Why Unmarried Couples Should Have an Estate Planner

 

Estate Planning

 

There is no denying that there is a huge emphasis on marriage in most cultures, including the United States. In 2015, when the Supreme Court legalized same-sex marriage,

LGBTQI couples celebrated being able to do what most heterosexual couples take for granted. Married couples enjoy many benefits, but especially with respect to estate planning, medical, taxes, governmental, and consumer benefits.

One population that has always been underserved and under discussed is the unmarried population. In 2017, it was reported that over 12 million unmarried partners reside together across 6 million households. While some of these relationships may be new, making marriage a non-issue, many others are nontraditional, with no desire to ever get married. And for those who are opposed to tying the knot for social/political reasons, marriage is often seen as yet another avoidable institution. The unfortunate reality, however, is that these couples often forget (or ignore) the importance of the aforementioned protections married couples receive.

Does that mean unmarried couples must forgo their political convictions and get married to be sure their estate planning wishes are acknowledged? No!

But at the very least, unmarried couples should seek the counsel of an estate planning attorney familiar with their unique set of issues.

Imagine a couple who have been together for eight and a half years, both against marriage, both estranged from their respective families. In the event one of the individuals passed away and had no will, their assets would likely go through a state default plan, i.e., a “no will” probate wherein assets would be directed to the closest family members. The state doesn’t care if the person hasn’t spoken to their blood relatives for twenty years. It does care about documents filed with the court!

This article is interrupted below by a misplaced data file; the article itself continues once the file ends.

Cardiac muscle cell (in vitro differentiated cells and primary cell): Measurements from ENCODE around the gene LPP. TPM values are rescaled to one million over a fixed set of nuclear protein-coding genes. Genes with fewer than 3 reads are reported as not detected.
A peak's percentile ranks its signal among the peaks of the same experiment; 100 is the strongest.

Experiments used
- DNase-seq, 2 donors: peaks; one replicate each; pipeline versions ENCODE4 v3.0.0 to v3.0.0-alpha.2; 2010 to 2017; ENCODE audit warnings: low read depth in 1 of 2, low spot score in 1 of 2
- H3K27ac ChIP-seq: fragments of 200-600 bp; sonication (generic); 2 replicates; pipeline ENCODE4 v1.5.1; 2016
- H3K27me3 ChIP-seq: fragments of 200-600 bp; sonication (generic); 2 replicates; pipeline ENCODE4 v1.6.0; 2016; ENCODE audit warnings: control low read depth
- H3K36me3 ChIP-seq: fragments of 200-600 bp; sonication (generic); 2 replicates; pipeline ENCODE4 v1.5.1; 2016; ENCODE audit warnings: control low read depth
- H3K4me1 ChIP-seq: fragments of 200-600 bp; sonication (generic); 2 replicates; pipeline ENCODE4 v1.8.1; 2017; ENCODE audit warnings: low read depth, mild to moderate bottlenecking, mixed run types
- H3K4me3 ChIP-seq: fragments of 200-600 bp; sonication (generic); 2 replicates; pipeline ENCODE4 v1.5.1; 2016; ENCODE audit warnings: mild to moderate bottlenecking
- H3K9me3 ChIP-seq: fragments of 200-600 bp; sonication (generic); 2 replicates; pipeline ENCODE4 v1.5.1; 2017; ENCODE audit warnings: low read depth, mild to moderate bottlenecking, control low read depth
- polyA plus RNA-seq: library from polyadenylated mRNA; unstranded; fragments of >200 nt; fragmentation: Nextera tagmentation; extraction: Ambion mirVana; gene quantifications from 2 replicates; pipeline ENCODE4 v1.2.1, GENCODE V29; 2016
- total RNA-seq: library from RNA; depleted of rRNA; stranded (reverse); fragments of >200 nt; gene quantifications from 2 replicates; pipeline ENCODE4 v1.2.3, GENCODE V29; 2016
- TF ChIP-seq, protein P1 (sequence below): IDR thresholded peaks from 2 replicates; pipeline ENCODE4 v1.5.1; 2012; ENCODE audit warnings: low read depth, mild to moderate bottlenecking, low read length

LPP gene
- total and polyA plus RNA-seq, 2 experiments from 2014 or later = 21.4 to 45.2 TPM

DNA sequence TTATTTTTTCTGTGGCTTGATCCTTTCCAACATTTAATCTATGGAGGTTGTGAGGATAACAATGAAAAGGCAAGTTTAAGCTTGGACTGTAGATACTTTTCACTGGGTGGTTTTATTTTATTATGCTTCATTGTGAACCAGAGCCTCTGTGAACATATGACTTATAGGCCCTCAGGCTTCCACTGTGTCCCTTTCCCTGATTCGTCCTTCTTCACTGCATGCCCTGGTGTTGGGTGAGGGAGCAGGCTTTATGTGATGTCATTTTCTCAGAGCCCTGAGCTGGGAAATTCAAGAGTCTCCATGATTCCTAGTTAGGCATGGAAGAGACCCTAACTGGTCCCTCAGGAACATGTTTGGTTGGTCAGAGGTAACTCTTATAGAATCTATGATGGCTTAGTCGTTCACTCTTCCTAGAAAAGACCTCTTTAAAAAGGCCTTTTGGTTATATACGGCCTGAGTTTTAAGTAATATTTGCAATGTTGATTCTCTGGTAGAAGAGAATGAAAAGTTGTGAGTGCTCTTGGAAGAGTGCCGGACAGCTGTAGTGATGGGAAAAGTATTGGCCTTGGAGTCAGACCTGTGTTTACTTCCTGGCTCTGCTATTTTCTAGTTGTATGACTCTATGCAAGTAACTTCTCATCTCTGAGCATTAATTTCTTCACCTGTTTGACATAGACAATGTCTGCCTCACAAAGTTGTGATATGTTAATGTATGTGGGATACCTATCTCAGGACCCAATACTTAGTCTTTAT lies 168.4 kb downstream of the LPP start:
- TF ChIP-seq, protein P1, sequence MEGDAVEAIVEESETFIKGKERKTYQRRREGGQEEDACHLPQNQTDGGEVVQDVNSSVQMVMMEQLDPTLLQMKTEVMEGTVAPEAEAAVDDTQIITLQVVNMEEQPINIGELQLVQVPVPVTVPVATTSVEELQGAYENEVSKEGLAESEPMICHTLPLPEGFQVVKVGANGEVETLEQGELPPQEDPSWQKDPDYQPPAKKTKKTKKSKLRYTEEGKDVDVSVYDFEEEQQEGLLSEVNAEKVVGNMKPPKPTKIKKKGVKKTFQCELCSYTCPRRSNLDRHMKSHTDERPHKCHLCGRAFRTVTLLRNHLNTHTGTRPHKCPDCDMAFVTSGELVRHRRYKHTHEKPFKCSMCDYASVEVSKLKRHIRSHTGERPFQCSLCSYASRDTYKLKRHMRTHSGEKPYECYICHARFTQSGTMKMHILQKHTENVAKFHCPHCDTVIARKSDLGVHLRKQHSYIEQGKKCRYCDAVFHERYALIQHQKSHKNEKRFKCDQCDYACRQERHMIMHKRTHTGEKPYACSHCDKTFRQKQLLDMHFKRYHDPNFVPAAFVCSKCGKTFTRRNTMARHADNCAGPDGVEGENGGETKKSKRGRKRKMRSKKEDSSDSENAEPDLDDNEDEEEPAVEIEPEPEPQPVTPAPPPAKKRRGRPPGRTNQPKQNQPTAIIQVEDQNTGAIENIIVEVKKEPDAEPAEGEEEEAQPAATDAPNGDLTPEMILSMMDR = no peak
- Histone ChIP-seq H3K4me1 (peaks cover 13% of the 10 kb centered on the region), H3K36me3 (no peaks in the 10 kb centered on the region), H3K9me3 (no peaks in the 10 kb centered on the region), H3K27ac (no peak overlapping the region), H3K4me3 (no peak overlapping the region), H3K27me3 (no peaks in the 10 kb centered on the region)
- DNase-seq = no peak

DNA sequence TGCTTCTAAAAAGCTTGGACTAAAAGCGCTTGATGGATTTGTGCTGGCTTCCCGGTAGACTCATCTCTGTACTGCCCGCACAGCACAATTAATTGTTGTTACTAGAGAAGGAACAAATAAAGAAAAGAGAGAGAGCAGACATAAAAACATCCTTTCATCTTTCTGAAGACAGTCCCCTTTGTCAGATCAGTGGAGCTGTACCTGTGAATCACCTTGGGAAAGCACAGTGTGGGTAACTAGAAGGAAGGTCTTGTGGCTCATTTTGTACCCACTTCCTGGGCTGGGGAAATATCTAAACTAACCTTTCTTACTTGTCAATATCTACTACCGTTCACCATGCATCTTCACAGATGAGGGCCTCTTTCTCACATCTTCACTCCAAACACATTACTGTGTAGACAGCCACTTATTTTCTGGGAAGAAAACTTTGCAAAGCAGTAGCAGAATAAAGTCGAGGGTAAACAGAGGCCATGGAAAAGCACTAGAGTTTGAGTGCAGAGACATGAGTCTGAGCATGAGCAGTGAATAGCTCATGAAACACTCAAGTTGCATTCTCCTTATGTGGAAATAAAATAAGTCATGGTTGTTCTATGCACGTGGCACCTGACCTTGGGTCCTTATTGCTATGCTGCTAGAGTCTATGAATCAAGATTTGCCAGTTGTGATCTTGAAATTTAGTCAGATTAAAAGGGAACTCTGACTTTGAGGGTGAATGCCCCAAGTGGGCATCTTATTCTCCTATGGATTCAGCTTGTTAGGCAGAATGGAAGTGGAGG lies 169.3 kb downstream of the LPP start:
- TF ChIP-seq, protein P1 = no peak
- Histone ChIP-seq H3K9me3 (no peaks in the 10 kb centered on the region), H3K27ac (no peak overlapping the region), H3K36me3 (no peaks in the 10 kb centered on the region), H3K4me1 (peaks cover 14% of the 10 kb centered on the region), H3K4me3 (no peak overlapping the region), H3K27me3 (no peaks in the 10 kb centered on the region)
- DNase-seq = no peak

Estate Planning

 

One may assume that the best step for unmarried couples, then, is to create a will. Well, it certainly can help but there are pitfalls with wills; the biggest downside is that a Will does not avoid probate. For this reason, the next best option is to create a Revocable Living Trust wherein a trustworthy party or company is deemed the trustee. The Revocable Living Trust provides the greatest control over assets and an unmarried partner the strongest benefits. It goes without saying that unmarried couples do not have the same protections and benefits as married couples. An estate planning attorney who understands the issues faced by unmarried couples and the best methods of protection is an invaluable resource.

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